In a nearly empty Philadelphia courtroom in June 2015, a lawyer for Bill Cosby implored a federal judge to keep the comedian’s testimony in an old sexual battery lawsuit under wraps. It was sensitive. Embarrassing. Private.
U.S. District Judge Eduardo Robreno had another word for it. Read More
While there may be Black Lives Matter posters on Facebook’s walls, the complaint says, “Black workers don’t see that phrase reflecting how they are treated in Facebook’s own workplace.” Read More
One of two people hit by a man who drove his car onto a closed Seattle freeway late Saturday night and into a crowd protesting police brutality has died. Read More
The nearly quarter-million dollars in winning wagers reportedly placed at MGM Resorts last Sunday might be the largest sportsbook loss in Las Vegas history on bets made after an event has started.
Seven longtime Las Vegas bookmakers can’t recall a larger loss, the Las Vegas Review-Journal reports. But each oddsmaker has taken hits on past posts and said it’s a fairly common occurrence at books. Read More
The developers of the long-delayed, $8 billion Atlantic Coast Pipeline announced the cancellation of the multi-state natural gas project Sunday, citing uncertainties about costs, permitting and litigation.
Despite a victory last month at the United States Supreme Court over a critical permit, Dominion Energy and Duke Energy said in a news release that “recent developments have created an unacceptable layer of uncertainty and anticipated delays” for the 600-mile project designed to cross West Virginia and Virginia into North Carolina. Read More
As of Sunday night Tennessee has had a total of 51,431 confirmed COVID-19 cases and 646 deaths. Officials at The Covid Tracking Project reported the latest numbers on their website Sunday night. The website also reported that the virus has hospitalized 2,871 Tennesseans. Exactly 949 of those Tennesseans remain… Read More
Ohio Attorney General Dave Yost said he wants the public to weigh in on the question of whether internet search engines should be “allowed to favor their own products and services in search results.” Read More
President Donald Trump has set his sights on one of Ohio’s big races — former State Rep. Christina Hagan’s bid to defeat U.S. Rep. Tim Ryan (D-OH-13).
Trump on Friday tweeted his support for Hagan. Read More
This November will decide the fate of our country for years to come. Will we become a nation run by radical Democrats who will destroy our country’s foundation with expensive socialist policies and violence in our streets, or will we re-elect President Donald Trump and send a Republican majority in both the House and the Senate to protect our nation’s freedoms and principles? Read More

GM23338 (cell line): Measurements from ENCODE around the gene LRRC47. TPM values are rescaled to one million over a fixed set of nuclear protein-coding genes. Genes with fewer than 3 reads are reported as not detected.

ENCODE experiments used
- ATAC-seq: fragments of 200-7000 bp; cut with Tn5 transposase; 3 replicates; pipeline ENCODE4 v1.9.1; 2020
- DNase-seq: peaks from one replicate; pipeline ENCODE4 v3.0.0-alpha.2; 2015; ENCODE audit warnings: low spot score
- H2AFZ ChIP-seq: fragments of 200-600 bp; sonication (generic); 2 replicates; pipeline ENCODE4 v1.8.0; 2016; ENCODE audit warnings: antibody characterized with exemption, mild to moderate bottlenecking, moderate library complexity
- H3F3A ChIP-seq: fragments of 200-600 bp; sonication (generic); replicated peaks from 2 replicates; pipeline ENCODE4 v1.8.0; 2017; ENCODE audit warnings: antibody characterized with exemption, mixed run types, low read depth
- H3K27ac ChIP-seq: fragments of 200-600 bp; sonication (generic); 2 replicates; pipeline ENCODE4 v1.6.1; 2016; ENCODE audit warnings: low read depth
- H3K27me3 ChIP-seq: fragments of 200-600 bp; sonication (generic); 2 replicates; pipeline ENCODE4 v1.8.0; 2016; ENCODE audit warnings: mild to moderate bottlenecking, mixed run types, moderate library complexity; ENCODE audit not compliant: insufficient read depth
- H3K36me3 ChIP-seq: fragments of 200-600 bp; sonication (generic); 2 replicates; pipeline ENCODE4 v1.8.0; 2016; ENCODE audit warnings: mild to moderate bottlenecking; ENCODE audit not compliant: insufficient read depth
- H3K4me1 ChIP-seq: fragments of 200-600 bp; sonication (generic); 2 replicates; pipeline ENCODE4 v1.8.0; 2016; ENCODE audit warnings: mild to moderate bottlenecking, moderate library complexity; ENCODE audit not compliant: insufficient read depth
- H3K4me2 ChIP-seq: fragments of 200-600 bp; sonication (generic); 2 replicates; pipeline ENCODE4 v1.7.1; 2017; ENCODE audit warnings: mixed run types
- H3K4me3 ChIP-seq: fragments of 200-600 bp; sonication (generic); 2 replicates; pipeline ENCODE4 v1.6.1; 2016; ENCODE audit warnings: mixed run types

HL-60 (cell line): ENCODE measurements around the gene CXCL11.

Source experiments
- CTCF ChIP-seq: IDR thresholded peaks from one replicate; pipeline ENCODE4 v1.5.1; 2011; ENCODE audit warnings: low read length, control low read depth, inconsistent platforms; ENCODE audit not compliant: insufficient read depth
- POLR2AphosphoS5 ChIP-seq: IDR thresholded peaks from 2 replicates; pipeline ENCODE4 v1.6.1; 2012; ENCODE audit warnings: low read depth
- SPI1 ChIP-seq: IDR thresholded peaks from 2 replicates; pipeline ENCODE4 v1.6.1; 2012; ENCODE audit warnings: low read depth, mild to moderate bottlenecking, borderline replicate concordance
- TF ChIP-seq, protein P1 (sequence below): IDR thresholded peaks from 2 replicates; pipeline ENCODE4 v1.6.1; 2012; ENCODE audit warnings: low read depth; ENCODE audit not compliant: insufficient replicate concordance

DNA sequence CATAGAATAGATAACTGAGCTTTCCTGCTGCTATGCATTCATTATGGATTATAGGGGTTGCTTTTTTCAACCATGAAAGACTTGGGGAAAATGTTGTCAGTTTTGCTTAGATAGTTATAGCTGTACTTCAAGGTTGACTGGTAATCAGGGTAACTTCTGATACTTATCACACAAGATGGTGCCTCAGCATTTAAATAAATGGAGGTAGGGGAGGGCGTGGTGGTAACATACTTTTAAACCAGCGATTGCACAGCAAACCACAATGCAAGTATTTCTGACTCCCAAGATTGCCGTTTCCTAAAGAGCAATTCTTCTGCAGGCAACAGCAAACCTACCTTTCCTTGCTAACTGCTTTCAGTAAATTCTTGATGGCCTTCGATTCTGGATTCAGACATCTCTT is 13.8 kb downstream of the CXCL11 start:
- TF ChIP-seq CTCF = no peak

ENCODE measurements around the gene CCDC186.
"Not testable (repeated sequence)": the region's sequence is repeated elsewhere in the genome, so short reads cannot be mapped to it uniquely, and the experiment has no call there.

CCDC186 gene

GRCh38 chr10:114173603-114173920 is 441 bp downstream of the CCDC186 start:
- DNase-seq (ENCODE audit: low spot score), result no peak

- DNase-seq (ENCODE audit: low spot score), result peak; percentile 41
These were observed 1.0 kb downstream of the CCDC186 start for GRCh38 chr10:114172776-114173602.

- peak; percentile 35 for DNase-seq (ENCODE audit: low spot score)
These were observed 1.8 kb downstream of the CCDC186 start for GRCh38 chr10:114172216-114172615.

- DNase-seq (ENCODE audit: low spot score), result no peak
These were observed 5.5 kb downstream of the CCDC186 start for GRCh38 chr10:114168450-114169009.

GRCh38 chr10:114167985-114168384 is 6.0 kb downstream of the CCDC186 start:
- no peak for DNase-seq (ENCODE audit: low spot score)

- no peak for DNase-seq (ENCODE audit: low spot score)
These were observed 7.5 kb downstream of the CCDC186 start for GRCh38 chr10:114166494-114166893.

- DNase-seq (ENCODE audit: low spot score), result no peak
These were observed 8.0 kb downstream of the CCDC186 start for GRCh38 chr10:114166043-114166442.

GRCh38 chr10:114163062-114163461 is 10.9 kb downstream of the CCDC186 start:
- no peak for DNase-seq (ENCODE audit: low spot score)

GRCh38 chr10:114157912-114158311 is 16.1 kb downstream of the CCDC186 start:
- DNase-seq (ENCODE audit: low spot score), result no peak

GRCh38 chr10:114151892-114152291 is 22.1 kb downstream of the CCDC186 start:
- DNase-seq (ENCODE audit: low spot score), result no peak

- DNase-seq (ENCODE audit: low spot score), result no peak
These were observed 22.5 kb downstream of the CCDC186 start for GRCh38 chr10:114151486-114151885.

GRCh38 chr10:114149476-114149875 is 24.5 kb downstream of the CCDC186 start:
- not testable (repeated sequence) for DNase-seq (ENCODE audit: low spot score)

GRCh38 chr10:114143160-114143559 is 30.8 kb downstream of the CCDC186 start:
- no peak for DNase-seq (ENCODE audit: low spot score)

The Pharmaceutical Research and Manufacturers of America (PhRMA) filed a lawsuit late Tuesday seeking to strike down affordable insulin legislation the day before the law took effect.
The Alec Smith Insulin Affordability Act was named after a 26-year-old who died in 2017 while rationing his insulin medicine because he couldn’t afford the $1,300 refill after aging out of his parent’s insurance coverage. Read More
Michigan Attorney General Dana Nessel defiantly responded to a letter from U.S. Rep. Steve Scalise, R-La., regarding the number of nursing home deaths in the state attributed to COVID-19.
Scalise is ranking member of the U.S. House of Representatives Select Committee on the Coronavirus. His June 25 letter – also signed by Reps. Jim Jordan, R- Ohio; Blaine Luetkeymer, R-Mo.; and Jackie Walorski, R-Ind. – followed a similar letter to Gov. Gretchen Whitmer to which she did not respond. Read More
Lt. Gov. Peggy Flanagan, who welcomed the destruction of a Christopher Columbus statue, chairs the board responsible for Capitol artwork and monuments. Read More
Just a few weeks ago, Tennessee looked like a sure bet to become the latest state to protect businesses and other organizations from lawsuits by people impacted by the coronavirus in the push to reopen the economy. Republican Gov. Bill Lee had talked up the change and touted his advocacy on tort reform as a businessman, and he had GOP lawmakers in supermajorities lined up to seal the deal.
That was before negotiations among lawmakers broke down so badly in the hectic waning hours of legislative work that the generally mild-mannered Senate Speaker Randy McNally accused two House leaders of working with “a cabal of Democrats and attorneys to defeat the legislation and place our entire economy in danger.” Read More